Judging from the lack of details provided the two actors quote above, someone could inadvertently find themselves associated with an objectionable company, individual or project.

People with the money to pay for better lighting, make up, digital enhancements to voice and face will have an advantage over others.

Just as the push for more diversity in casting is seeing results, an obscure process and criteria may erode any progress that had been made. The old process really did nothing to advance equitable casting in itself, but having everyone audition in the same room with the same equipment, whittling it down and doing callbacks with people in a similar condition is an equalizer by comparison. (Instead of complaint being everyone is using the same audition piece this year, it will be about the use of the same video filter and green screen background.)

The director could be watching videos on a big screen in the quiet and comfort of her house and the choreographer could be watching on her phone sitting in the middle seat of a five hour flight. You’d never know you didn’t get the part because the in-seat charger wasn’t working and the phone went dead before the choreographer got to you.

As I end this entry, thinking back to the social media following requirement –I am sure I am not the first to say it, but it occurs to me that there is a contradiction in wanting your performers to have a strong social media following so that they can help promote the shows, and then forbidding those followers from taking pictures/video of their favored person when they come to see the show.

[NB: Entry edited 5 min after initial publication to add mention that lack of transparency about process could find people associated with objectionable projects for which they wouldn’t have auditioned.]

A Pulse Just Means The Person Is Alive, Not That It Is Healthy or Happy

Joi Ito who serves on the boards of both the Knight Foundation and MacArthur Foundation wrote a piece for Wired on the importance of finding the right metrics for measuring non-profit effectiveness.

He notes that if you use circulation as a measure, public libraries have been failing for years given that circulation has been continually falling.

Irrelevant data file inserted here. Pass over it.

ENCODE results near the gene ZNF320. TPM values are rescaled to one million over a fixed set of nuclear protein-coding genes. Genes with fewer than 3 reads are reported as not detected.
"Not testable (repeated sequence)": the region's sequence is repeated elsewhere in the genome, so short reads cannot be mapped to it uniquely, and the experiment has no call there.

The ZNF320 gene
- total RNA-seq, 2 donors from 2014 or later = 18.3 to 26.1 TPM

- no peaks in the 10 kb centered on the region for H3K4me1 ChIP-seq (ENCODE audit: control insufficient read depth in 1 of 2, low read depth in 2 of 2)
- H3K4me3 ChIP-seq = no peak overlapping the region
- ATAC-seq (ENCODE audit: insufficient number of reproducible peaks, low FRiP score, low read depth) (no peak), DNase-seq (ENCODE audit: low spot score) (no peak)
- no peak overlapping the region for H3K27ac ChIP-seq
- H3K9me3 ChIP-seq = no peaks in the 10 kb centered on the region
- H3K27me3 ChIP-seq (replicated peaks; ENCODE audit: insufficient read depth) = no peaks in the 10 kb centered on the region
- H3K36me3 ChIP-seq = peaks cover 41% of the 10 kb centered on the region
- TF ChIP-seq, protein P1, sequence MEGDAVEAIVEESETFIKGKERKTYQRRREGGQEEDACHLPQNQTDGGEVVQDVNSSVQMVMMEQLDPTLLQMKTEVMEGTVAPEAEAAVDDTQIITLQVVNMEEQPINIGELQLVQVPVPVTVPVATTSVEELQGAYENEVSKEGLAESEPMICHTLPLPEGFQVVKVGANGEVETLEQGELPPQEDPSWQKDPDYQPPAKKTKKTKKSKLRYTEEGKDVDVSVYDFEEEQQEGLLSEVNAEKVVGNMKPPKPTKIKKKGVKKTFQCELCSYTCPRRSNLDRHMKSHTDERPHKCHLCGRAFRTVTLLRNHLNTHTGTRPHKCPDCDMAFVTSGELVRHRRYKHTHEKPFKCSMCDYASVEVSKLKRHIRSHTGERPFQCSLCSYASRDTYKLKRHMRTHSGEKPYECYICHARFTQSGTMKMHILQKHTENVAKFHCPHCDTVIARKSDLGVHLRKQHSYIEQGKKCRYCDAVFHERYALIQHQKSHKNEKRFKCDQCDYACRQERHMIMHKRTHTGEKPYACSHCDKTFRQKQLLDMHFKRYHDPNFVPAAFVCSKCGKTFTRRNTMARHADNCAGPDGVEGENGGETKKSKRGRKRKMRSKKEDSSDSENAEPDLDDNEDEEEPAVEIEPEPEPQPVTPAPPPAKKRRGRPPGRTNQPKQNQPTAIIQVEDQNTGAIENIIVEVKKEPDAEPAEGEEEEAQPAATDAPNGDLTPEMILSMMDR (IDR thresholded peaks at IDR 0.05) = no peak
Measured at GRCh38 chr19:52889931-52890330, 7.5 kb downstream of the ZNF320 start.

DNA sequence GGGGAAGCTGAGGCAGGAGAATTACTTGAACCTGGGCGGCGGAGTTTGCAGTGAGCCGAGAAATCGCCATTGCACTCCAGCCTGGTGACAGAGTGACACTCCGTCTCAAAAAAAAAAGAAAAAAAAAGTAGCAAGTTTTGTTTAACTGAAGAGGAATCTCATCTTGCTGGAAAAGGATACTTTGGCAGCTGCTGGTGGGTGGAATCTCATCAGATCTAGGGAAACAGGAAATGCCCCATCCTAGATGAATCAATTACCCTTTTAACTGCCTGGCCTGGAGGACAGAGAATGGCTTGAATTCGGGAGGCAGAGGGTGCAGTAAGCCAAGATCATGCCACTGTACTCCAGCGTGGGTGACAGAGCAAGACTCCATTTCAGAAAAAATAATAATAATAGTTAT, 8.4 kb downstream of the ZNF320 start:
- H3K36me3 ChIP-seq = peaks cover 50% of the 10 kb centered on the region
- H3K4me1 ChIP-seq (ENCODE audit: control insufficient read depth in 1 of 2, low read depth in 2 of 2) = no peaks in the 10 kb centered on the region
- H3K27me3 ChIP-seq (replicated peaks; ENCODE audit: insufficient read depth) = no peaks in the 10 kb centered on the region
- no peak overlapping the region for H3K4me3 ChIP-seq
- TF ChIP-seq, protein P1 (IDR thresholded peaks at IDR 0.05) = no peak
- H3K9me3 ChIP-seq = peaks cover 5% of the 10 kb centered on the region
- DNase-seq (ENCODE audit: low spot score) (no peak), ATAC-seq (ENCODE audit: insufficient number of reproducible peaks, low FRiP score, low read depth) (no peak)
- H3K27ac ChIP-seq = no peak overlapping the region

But if you only looked at that figure, you’d miss the fascinating transformation public libraries have undergone in recent years. They’ve taken advantage of grants to become makerspaces, classrooms, research labs for kids, and trusted public spaces in every way possible…If we had focused our funding to increase just the number of books people were borrowing, we would have missed the opportunity to fund and witness these positive changes.

As I have quoted/paraphrased Carter Gillies many times, including just last week, just because you can measure it doesn’t mean the result is relevant or useful to you.

Ito writes that identifying relevant metrics is difficult and there is a tendency to default to what is easiest to measure.

The problem is that one pretty much never deals with an issue that is not part of a complex, complicated system. Indications of that problem being addressed successfully is not an indication that everything is running well.

He uses the example of iron levels as a measure of health. While iron is important as a measure of anemia, it can’t tell you about the health of a body by itself. All the medical tests you can conduct can’t tell you about the happiness of the person. (I daresay being subjected to all the tests will be detrimental to the happiness of the person.)

Ito goes on, (my emphasis)

…simple metrics often aren’t enough when it comes to quantifying success. They typically are easier to measure, and they’re not unimportant.

[…]

Similarly, while I believe rigor and best practices are important and support the innovation and thinking going into these metrics when it comes to all types of philanthropy, I think we risk oversimplifying problems and thus having the false sense of clarity that quantitative metrics tend to create.

One of the reasons philanthropists sometimes fail to measure what really matters is that the global political economy primarily seeks what is efficient and scalable. Unfortunately, efficiency and scalability are not the same as a healthy system.

As an example of the breadth and long term vision and planning that is perhaps necessary to employ, Ito cites the 1300 Ise Shrine in Japan which is completely rebuilt by craftsman every 20 years, supported by a supply chain management plan operating on a scope of 200 years. The measure of success of the shrine is entirely opposite the expectations of growth and scalability placed on most non-profit entities today.

The lumber mostly comes from the shrine’s forest managed in 200 year time scales as part of a national afforestation plan dating back centuries. The number of people working at Ise Shrine isn’t growing, the shrine isn’t trying to expand its business, and its workers are happy and healthy—the shrine is flourishing. Their primary concern is the resilience of the forest, rivers, and natural environment around the shrine. How would we measure their success and what can we learn from their flourishing as we try to manage our society and our planet?